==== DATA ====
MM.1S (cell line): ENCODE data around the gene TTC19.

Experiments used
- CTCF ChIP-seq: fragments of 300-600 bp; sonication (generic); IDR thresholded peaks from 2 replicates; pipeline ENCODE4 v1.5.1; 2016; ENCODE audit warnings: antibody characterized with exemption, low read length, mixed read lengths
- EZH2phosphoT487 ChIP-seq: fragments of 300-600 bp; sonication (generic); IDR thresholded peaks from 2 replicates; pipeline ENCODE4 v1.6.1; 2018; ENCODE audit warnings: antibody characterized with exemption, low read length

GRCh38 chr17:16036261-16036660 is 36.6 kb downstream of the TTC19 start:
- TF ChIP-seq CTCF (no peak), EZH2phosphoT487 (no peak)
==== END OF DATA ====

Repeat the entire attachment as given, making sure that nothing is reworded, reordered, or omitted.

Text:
MM.1S (cell line): ENCODE data around the gene TTC19.

Experiments used
- CTCF ChIP-seq: fragments of 300-600 bp; sonication (generic); IDR thresholded peaks from 2 replicates; pipeline ENCODE4 v1.5.1; 2016; ENCODE audit warnings: antibody characterized with exemption, low read length, mixed read lengths
- EZH2phosphoT487 ChIP-seq: fragments of 300-600 bp; sonication (generic); IDR thresholded peaks from 2 replicates; pipeline ENCODE4 v1.6.1; 2018; ENCODE audit warnings: antibody characterized with exemption, low read length

GRCh38 chr17:16036261-16036660 is 36.6 kb downstream of the TTC19 start:
- TF ChIP-seq CTCF (no peak), EZH2phosphoT487 (no peak)